Unveiled in 2013, the Street 500 resembles a conventional Harley in the way an Ivy League quarterback resembles an NFL lineman. The engine, just shy of 500cc, won’t turn any heads in Daytona Beach or wake anyone up in suburbia. The seat sits relatively low to the ground and the whole package can be had for just under $7,000. The Street 500 quickly became the standard kit in Harley’s riding schools, which churn out 65,000 new riders a year.
“There was a requirement to be more relevant to urban environments,” said Anoop Prakash, the company’s director of U.S. marketing. “Prior to the Street, we certainly believed and knew many riders would start in another brand.”
At about the same time, Kawasaki launched its Ninja 300, a subdued version of its famous sport bike. It has the same angry wasp styling, albeit with a much smaller powerplant and pricetag—$5,000; anti-lock brakes could be had for $300 more.
In 2014, Ducati joined the first-timer fray with its Scrambler, resurrecting a sub-brand that it last made in 1974. The contemporary version is essentially an 803cc engine wrapped in six different trims, from a no-frills “Classic” to a stripped down café racer. The engineering lends itself to tinkering and Ducati encourages buyers to customize their Scramblers with add-on elements.
“We call it a naked bike,” said Jason Chinnock, chief executive of Ducati North America. “It was trying to bring something to market that had a nod to the nostalgia, but also the simpler way motorcycling was approached in the 1970s.”
About a year later, BMW pulled the cover off its G 310 R, a tidy, 350-pound version of its famous touring bikes. Anti-lock brakes are standard, and with a sticker price of $4,750, it’s less expensive than adding “smoke white” merino leather to one of BMW's 7-series sedans.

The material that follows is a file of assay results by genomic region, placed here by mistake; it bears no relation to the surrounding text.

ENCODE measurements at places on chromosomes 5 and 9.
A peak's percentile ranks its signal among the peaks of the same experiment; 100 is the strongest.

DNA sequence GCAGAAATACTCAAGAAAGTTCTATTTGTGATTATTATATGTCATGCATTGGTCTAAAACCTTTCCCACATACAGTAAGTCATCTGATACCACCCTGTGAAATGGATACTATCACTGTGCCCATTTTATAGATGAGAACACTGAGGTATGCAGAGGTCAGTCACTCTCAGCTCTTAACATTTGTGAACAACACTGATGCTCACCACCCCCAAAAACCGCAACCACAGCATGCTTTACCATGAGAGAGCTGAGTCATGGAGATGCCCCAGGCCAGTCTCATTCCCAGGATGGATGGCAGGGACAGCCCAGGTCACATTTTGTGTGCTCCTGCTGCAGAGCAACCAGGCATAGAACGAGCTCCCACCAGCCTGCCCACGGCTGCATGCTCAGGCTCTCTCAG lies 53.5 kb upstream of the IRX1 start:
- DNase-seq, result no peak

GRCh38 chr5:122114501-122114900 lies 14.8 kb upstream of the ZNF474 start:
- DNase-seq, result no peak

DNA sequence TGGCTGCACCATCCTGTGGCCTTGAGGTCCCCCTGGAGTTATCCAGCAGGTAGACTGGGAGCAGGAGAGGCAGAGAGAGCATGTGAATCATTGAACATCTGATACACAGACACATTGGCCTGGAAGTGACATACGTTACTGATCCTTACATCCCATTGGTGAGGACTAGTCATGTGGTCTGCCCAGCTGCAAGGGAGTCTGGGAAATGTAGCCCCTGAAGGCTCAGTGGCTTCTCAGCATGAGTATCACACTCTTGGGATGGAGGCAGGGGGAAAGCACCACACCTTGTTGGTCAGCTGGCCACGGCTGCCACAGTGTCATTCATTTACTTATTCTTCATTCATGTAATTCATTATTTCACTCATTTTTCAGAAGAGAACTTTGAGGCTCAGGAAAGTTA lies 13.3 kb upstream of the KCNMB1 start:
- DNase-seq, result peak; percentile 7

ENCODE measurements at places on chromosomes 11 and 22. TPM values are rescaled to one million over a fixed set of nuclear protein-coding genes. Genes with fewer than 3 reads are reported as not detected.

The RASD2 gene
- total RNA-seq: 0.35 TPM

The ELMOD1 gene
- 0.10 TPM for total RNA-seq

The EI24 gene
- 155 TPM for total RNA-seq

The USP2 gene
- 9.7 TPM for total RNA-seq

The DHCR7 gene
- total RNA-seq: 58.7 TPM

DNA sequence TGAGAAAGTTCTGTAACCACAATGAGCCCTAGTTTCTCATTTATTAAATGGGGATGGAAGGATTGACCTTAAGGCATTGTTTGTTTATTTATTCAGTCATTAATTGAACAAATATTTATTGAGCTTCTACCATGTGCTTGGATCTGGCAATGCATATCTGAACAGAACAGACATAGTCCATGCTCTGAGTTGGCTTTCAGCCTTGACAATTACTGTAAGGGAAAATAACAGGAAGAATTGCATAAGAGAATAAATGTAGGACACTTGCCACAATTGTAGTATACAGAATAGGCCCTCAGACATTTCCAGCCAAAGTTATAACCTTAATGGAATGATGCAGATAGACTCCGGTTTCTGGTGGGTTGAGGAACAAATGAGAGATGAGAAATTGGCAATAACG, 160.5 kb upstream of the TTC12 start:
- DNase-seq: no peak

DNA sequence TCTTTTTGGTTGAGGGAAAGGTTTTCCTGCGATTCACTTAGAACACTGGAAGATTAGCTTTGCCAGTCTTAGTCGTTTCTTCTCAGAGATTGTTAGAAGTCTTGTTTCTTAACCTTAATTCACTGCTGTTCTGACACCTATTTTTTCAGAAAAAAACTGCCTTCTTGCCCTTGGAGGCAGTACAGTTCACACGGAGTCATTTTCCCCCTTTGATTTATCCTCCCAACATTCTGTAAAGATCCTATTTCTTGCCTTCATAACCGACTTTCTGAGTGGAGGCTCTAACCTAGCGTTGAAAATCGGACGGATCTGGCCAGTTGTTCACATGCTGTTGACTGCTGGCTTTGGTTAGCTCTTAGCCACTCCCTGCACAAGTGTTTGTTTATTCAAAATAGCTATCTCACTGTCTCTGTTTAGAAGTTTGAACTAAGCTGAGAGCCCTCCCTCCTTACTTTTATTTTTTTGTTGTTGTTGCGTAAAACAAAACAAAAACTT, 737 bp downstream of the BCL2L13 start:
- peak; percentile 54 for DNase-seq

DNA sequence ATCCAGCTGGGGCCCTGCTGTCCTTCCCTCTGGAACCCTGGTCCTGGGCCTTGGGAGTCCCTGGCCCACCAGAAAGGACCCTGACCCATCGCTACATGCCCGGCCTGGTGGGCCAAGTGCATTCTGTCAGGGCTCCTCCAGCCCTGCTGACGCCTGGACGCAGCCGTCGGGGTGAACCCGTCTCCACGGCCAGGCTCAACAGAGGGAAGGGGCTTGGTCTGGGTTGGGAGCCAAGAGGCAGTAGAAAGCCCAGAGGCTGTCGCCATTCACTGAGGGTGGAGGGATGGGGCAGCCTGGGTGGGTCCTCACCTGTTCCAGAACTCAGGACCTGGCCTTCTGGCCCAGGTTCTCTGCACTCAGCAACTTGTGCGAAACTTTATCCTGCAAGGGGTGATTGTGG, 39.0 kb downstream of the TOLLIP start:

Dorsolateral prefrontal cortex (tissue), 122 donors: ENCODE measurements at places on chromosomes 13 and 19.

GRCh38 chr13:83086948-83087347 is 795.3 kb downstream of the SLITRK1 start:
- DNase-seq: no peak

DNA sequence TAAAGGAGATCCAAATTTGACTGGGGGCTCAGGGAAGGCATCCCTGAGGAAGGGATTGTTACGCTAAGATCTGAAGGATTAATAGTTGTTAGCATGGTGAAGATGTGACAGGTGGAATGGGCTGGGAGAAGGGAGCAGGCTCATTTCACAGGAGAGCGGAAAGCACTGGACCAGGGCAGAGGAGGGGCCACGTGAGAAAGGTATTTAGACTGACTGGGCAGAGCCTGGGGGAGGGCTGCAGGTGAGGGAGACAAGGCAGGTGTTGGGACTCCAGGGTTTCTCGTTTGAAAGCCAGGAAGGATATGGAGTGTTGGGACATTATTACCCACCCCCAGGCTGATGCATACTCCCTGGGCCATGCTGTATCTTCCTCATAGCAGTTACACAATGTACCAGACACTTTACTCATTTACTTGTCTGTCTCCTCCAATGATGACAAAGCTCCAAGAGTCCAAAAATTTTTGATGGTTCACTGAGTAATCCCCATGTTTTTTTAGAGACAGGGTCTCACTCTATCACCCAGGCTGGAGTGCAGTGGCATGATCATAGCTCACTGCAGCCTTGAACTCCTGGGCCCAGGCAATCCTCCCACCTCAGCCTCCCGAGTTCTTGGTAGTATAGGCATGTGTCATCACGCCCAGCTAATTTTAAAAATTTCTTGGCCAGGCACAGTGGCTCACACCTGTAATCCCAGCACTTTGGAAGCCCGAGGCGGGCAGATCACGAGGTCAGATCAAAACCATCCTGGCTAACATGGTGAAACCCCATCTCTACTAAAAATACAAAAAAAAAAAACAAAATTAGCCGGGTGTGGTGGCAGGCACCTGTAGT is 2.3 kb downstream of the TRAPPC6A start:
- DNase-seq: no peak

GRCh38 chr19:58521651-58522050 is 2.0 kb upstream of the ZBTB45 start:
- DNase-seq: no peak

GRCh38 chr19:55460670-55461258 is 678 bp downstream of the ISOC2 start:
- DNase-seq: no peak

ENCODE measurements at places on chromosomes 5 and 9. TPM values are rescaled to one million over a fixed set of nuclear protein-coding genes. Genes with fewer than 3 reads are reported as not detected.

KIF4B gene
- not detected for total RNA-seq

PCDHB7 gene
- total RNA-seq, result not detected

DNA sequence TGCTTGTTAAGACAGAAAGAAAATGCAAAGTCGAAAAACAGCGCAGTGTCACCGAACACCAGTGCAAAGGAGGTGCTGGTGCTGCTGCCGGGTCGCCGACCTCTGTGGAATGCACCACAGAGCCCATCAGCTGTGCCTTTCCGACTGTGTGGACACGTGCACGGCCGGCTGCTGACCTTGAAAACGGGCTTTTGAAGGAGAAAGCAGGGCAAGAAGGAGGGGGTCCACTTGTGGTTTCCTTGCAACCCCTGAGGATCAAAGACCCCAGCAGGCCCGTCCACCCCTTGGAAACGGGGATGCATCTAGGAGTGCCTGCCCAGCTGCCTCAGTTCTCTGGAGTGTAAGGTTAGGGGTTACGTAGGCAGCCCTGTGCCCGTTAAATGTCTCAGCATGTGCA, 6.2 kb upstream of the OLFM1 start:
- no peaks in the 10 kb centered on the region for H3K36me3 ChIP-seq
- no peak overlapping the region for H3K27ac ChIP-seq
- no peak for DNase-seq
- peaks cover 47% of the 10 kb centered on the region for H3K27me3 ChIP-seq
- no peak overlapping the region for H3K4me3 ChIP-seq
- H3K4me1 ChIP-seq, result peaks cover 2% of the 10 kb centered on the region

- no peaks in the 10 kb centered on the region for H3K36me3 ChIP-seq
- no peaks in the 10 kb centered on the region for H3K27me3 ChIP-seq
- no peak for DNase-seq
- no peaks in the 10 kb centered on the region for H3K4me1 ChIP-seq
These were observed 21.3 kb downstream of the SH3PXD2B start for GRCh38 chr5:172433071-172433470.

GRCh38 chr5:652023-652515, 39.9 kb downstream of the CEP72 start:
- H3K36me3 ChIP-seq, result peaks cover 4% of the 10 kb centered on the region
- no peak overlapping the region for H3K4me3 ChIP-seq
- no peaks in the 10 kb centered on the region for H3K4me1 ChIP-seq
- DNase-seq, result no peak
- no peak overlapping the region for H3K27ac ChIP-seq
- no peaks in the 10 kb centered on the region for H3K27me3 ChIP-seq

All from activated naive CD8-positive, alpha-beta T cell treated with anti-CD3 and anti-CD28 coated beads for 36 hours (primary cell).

Finally, Honda rolled out the Rebel that Pacheco fell so hard for. Pacheco is cofounder of a Manhattan marketing shop called Hungry Studio—it’s his job to know what a brand represents and what a product projects. In the end, the Honda felt more right to him than the Harley-Davidson that he learned to ride on. “It didn’t feel cheesy to me at all; it felt tasteful,” he explained. “And I could definitely tell they were advertising to people like me.”
Make no mistake, the economics on these bikes isn’t great. Profit margins are far fatter on something like a Honda Gold Wing F6B, an 844-pound locomotive that starts at $20,500. But that swollen kit doesn’t hold much street cred where Pacheco parks in Manhattan, in part because the folks buying those big cruisers are quickly transitioning from the roadhouse to the golf course.
The problem, however, with this sudden industry pivot to younger customers is that it may be coming too late. For years, it was too easy to just keep building bigger, more powerful bikes. “They got more complicated, more expensive and more intimidating,” said Edmunds at Honda. “For a long time, all the manufacturers could do that, because that baby boomer market was so huge.”
Chinnock, at Ducati, calls it “the horsepower game.”
The new breed of small bikes, meanwhile, has quickly become the most promising part of the business. Between 2011 and 2016, sales of motorcycles with engines smaller than 600cc increased by 11.8 percent, while bigger, more powerful bikes managed only a 7.4 percent gain.
In its first full year its Scrambler was on the market, Ducati sold 15,000 of them—28 percent of its total business. “These riders were not looking at Scrambler as an entry to the world of Ducati; they looked at it as a whole new thing,” Chinnock said. “It’s kind of one of those business mistakes you’re OK with.”
Harley-Davidson, meanwhile, has a new marketing tagline: Nine bikes for under $12,000. Prakash, the marketing chief, breaks it down to $6 a day. Skip the latte; buy a bike.